Confirmed: Idle Hands Are—In Fact—the Devil’s Workshop

Idle time, when you can’t get your work done, is a little like being stuck in a waiting room: you get bored, your mood sours, and you imagine yourself being anywhere else in the universe.

But is there an upside to idle time? We know, for example, that when employees can’t carry out their roles, they engage in extra-role behaviors. In other words, since they can’t do their jobs, they do stuff that’s not their jobs.

Surely, all those extra-role behaviors can’t be negative, can they? In addition to stealing printer paper, gossiping, and online shopping, they must also occasionally work on special projects, lend a hand to a co-worker, or…something positive, right?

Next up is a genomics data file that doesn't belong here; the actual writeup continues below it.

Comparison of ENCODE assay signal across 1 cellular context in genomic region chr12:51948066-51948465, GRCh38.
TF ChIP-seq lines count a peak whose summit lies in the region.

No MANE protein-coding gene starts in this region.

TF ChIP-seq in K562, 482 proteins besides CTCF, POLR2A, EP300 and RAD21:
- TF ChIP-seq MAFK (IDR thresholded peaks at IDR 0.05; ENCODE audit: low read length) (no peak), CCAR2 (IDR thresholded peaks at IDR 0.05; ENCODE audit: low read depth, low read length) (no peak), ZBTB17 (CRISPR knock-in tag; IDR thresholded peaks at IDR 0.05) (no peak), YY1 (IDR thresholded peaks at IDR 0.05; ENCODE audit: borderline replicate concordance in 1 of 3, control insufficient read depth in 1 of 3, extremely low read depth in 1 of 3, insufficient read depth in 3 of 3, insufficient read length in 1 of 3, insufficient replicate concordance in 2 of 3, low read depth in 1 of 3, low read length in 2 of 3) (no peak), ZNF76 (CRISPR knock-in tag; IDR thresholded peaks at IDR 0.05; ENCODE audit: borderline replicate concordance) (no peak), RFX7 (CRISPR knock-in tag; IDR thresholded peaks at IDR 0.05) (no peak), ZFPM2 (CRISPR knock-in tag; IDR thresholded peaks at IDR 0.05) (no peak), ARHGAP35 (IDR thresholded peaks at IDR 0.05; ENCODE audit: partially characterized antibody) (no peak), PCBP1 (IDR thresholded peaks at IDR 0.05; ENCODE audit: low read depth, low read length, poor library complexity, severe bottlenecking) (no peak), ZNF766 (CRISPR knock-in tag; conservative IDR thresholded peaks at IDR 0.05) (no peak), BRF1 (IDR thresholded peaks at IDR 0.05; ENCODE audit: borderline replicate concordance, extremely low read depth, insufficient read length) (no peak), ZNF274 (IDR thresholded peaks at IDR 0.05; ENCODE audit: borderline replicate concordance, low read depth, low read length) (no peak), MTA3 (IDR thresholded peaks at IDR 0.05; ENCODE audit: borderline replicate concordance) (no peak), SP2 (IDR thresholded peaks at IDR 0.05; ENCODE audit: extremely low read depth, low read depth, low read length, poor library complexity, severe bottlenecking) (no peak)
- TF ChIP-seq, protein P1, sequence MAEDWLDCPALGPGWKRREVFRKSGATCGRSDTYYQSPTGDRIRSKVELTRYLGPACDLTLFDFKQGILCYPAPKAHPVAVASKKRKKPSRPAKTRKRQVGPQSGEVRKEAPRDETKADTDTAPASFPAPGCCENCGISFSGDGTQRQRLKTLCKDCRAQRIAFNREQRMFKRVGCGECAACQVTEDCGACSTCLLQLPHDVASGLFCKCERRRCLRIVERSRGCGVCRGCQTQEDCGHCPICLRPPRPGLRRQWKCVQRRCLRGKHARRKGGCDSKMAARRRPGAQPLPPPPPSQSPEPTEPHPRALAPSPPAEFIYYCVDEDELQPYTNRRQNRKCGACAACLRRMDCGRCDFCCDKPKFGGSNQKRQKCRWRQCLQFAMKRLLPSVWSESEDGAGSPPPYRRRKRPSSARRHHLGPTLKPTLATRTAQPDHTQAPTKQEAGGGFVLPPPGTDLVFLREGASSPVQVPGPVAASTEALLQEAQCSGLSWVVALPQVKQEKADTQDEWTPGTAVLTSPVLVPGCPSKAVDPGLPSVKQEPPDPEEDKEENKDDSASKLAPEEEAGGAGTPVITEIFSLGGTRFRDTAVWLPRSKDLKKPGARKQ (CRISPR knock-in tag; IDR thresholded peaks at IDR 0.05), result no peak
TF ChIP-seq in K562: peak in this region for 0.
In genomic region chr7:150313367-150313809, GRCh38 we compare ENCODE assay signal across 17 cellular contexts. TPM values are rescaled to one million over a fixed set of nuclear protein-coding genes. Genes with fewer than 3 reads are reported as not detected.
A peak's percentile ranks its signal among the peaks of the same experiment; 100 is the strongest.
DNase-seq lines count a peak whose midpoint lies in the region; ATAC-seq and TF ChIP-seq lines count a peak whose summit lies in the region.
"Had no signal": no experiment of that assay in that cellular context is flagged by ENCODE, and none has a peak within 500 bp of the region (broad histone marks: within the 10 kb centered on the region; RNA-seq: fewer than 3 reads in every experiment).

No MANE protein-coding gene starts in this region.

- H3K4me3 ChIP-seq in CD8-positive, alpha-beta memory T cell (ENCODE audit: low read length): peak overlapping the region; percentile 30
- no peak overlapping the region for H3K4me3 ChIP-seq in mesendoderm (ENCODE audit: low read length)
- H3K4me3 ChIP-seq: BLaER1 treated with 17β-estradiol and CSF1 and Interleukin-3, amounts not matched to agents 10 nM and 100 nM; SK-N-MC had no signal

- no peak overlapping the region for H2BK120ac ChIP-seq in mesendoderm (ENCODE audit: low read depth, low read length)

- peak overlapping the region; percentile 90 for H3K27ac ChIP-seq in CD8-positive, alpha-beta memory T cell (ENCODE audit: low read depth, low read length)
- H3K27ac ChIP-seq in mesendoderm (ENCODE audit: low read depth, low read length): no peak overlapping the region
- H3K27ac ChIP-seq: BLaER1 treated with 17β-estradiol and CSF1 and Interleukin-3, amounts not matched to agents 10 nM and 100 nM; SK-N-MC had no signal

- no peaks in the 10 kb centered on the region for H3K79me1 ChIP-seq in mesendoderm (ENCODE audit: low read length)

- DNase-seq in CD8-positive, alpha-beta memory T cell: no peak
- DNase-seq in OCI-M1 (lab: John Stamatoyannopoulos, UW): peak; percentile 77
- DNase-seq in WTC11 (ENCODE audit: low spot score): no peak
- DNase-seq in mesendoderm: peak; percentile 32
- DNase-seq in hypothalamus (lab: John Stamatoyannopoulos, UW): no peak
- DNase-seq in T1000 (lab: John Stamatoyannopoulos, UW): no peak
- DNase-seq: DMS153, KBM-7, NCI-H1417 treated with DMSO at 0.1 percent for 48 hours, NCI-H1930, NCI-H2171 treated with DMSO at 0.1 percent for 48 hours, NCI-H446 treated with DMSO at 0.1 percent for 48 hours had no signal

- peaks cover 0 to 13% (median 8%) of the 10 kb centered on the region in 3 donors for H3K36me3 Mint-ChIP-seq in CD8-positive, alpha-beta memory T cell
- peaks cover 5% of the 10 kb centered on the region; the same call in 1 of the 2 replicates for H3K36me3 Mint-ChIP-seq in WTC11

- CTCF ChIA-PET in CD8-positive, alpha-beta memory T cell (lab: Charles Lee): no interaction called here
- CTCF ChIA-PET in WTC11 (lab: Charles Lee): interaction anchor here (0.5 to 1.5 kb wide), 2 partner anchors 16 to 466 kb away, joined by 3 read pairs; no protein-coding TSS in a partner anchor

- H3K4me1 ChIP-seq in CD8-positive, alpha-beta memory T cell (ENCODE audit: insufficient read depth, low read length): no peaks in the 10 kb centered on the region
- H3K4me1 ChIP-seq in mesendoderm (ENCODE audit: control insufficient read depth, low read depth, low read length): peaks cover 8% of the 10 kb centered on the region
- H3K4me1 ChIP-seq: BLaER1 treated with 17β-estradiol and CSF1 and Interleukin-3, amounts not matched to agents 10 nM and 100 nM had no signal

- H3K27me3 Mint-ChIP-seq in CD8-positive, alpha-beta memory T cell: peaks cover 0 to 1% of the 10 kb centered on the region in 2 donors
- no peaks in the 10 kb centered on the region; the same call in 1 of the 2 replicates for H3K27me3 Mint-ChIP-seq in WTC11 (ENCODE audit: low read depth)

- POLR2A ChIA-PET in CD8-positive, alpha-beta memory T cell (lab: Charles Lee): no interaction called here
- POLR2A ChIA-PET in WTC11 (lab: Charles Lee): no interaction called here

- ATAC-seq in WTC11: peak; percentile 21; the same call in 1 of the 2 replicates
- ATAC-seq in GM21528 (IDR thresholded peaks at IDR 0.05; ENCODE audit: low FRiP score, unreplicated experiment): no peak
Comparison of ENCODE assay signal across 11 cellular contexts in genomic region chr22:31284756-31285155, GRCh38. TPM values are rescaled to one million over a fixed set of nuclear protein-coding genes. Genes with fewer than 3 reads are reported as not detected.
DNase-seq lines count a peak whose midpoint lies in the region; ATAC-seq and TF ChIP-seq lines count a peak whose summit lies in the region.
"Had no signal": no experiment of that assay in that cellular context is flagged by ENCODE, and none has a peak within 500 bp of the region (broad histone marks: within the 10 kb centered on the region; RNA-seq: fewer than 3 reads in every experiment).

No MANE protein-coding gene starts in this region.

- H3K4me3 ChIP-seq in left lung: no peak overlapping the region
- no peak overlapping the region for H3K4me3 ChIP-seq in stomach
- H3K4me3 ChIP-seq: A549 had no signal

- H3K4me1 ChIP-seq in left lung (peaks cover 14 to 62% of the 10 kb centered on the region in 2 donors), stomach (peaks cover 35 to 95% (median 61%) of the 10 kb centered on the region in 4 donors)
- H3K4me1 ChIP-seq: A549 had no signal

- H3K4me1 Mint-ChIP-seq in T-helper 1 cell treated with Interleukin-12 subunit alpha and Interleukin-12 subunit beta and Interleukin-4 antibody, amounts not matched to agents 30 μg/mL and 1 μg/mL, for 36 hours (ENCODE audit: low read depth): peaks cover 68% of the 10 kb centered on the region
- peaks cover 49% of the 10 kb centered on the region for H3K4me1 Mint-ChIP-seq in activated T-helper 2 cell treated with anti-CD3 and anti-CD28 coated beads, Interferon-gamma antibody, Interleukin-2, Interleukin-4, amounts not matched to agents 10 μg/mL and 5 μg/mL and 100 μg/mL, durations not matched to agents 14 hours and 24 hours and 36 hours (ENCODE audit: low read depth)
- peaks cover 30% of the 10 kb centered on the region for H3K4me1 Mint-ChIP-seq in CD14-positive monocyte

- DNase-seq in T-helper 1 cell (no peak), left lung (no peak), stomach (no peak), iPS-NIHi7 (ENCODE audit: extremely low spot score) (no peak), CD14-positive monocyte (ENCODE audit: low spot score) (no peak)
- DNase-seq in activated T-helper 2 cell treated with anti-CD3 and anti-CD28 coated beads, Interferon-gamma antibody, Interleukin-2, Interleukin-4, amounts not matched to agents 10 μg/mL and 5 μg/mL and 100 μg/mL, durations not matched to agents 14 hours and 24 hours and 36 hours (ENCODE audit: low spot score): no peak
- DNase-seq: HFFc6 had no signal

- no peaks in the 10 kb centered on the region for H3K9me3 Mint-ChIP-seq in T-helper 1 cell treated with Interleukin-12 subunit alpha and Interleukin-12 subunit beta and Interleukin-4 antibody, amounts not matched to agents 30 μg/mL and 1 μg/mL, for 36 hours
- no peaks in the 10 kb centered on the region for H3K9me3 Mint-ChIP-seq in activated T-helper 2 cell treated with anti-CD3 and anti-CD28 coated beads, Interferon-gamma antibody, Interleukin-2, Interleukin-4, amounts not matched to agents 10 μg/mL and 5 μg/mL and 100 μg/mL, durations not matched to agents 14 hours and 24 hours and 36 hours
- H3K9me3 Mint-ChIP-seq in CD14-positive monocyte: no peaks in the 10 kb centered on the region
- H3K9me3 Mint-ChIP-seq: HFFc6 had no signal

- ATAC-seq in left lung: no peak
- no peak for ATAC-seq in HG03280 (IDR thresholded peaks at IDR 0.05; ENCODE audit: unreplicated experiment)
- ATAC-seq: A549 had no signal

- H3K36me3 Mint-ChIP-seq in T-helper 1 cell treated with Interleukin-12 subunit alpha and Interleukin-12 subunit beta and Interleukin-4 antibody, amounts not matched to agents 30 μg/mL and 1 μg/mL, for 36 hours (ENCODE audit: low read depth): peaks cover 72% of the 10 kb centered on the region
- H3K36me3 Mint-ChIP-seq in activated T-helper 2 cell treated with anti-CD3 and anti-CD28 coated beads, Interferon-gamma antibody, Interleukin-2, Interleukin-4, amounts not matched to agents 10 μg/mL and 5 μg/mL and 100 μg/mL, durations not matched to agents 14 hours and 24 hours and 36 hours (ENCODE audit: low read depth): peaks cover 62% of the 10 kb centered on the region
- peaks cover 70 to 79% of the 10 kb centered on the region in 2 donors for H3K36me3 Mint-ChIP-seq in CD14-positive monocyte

Not so much, it seems.

I do wonder about mediators, moderators, and boundary conditions on this one. In my current role, being prevented from working due to circumstances beyond my control is an unmitigated frustration. When I worked in restaurants, however, the afternoon “dead time” was the unquestioned highlight of the entire shift for the whole team.

Is it Bad Because it is Boring? Effects of Idle Time on Employee Outcomes. European Journal of Work and Organizational Psychology.